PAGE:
And so, I tried to divorce my physical desires from my romantic attractions. Indeed, I believed (and told my friends) that I didn’t want to sleep with anyone, just to wake up next to them. I’m sure this mindset was part of what led me into the discernment house. What greater sacrifice can a man make for everyone, for every woman, than to give up his selfish desire for them? In this way, my quest for purity led me to want the best for women and helped me avoid treating them as objects, but at a great cost.
You see, my noble desires led to two, less glamorous side effects. An obsession with purity drove me, ironically, to impurity. In order to protect the women that I did care about, I found other ways to indulge my lusts. So long as I didn’t know them…that was my only rule. Just let me satisfy this urge over here, with someone else, I would explain quietly to myself and to God, and then the rest of my love could be pure.
In a way, I succeeded. I satisfied my cravings without compromising my conscience. I also established a habit of objectification and masturbation, actions against which I’ve had to fight for years. Yet, this wasn’t even the most frustrating part.
This sublimation of desire, both through masturbation and with the images of unknown women, allowed me to keep playing make-believe. All of my grand ambitions, my plans to love somebody, my desire to be loved myself….they remained mere illusions, never any more real than the pornographic videos I was watching at night. My high ideals stood in the way of flirting with, kissing, and loving actual people: everything just seemed too imperfect, too compromising, too vulnerable.
This problem only got worse as I grew older. I had idealized relationships almost to the point of no return; what woman could ever live up to this emotional (and physical) standard that I had built up in my head. And so, I remained single and alone, frustrated by my inability to open myself up to love just as much as with my inability to overcome my own lust.
While a bit of a dramatization, feelings and fantasies like these plagued me throughout high school, college, and the present day. This is the price of ignoring the unitive aspect of sexuality. Authentic sexual love, at its best, has the power to push us outside of ourselves. Just as hunger drives a man to eat, desire drives us to each other. It physically encouraging us to be bold, to risk looking like a fool in front of that attractive stranger, or to reveal our love for a friend.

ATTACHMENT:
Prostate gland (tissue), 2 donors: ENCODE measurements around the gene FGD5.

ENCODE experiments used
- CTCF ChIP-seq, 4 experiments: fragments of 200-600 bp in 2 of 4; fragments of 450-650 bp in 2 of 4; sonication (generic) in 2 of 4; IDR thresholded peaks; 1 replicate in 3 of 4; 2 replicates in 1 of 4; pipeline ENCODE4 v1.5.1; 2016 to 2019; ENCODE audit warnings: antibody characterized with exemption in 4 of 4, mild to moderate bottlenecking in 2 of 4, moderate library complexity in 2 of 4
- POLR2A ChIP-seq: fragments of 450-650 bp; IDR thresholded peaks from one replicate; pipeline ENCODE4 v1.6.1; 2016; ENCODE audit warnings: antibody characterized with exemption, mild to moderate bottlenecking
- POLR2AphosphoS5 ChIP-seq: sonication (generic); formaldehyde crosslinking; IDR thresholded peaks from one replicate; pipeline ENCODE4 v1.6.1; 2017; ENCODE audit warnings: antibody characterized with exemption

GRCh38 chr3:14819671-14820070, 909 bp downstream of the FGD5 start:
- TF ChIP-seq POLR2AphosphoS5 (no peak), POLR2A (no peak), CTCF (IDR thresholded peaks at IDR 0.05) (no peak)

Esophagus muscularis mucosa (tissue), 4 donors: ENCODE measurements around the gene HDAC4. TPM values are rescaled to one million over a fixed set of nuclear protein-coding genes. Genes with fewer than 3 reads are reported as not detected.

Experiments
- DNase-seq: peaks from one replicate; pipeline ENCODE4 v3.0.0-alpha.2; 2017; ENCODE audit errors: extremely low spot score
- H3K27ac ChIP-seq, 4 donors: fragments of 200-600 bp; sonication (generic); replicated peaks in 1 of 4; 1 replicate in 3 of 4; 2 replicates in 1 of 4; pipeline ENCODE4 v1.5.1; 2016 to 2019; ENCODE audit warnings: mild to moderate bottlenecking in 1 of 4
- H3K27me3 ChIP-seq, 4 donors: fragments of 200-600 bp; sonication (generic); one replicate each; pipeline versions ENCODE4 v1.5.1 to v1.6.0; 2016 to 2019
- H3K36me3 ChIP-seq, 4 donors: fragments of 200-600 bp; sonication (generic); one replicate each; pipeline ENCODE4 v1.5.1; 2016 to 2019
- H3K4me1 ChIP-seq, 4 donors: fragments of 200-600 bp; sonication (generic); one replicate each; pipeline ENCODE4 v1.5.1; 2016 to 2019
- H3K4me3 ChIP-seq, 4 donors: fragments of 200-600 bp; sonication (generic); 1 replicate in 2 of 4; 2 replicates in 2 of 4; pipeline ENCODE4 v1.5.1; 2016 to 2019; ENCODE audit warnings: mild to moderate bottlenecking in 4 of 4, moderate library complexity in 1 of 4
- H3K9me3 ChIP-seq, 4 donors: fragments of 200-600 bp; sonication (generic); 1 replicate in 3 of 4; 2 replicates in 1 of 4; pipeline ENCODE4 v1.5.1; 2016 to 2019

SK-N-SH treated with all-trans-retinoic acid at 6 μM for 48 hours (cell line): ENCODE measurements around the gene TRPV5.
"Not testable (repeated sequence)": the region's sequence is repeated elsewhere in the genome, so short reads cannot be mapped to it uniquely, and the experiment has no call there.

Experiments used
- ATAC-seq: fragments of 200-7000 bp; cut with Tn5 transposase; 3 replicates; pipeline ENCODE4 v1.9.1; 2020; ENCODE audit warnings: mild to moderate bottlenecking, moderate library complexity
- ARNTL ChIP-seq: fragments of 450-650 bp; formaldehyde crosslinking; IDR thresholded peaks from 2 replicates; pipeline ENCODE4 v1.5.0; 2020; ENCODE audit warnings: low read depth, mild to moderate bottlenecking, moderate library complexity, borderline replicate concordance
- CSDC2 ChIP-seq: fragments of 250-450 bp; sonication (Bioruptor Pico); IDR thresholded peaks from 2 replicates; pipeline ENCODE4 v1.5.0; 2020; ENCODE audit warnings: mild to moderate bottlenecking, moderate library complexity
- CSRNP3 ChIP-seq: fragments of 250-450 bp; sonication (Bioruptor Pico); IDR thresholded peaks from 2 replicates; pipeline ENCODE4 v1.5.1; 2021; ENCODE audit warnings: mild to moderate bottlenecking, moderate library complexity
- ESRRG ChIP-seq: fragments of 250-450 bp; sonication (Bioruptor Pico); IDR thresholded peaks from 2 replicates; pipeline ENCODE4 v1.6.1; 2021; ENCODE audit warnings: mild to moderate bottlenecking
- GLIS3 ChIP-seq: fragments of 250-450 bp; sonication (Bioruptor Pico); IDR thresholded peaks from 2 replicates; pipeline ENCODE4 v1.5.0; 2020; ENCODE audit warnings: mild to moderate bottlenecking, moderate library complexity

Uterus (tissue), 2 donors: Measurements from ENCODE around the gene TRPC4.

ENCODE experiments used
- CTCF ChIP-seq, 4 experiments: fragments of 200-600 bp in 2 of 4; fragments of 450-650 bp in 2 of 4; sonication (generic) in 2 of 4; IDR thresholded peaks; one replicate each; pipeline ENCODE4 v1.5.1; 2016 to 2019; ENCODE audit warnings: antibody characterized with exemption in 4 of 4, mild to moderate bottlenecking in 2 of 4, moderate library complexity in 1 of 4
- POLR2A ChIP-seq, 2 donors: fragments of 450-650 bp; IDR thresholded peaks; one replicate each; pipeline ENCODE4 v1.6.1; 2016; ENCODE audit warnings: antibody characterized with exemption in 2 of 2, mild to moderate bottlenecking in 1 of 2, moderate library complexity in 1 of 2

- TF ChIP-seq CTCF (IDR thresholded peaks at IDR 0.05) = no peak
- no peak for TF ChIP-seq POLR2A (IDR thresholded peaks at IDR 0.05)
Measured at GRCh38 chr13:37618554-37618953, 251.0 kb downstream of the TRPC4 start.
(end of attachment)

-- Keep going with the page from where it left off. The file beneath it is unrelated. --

Spiritually, it forces us to acknowledge that fulfillment does not lie in solitude, but in communion. Lust is an ugly thing, a product of insecurity and pride. By trying to satisfy my own desires, I don’t trust God will provide for me; I think I know better than Him. Marriage, by contrast, can be seen as lust’s opposite, an act of profound humility and sacrifice. It’s a process of self-abandonment. We acknowledge our dependence on another person; we surrender our own flesh to become one flesh.
This is what our sexuality was made for, to prefigure and prepare us for divine union with God. This is also the heart of the priestly sacrifice, the giving up of the creation for greater love of the Creator. Such good can come out of this, but only for those the Lord calls to it.
These self-revelations and recriminations are, ultimately, the fruit of my time in the Borromeo Discernment House for the Diocese of Austin. Here, through constant prayer and conversation with my housemates, I have learned not only about the priesthood, but also about my own brokenness and the ways in which I need to heal. I’ve discovered how incredibly idealistic and anxious I am about relationships; I’ve seen how I use the ideal to run away from the real. I’ve come to better understand how I should deal with lust and how to refine, not repress, my sexuality. Living here, overall, has allowed me to rediscover what purity is and how I should live it out in my life.
And so, though my romanticism is what led me into the discernment house, it is the very thing leading me out. For me, seminary would be a place to hide, not a place to grow. It and the priesthood offer a simpler life, perhaps even a life I want, but this is not the sacrifice to which I am called. There, I could pretty much continue my life as it is, idealizing and idolizing “women” instead of coming to know, understand, and encounter a woman.
For this reason, I feel drawn to the married life, not just because of my dreams and desires, but from my need to give up my fantasies about women and relationships. This is my sacrifice and my cross. And, honestly, the world of dating, love, and marriage terrifies me. I’ve seen it leave so many people disappointed and disillusioned.
But maybe, just maybe, that’s exactly what I need.
Maybe it’s time to give up my illusions.
 Women, interestingly enough, seem to deal with the opposite problem.
 For a more social explanation of the evils of the industry, see the trailer for an upcoming film Hearts of Men (http://www.unearthedpictures.org/)
 Although marriage does not, by itself, solve all your problems. One can still lust in a marriage, even towards one’s spouse.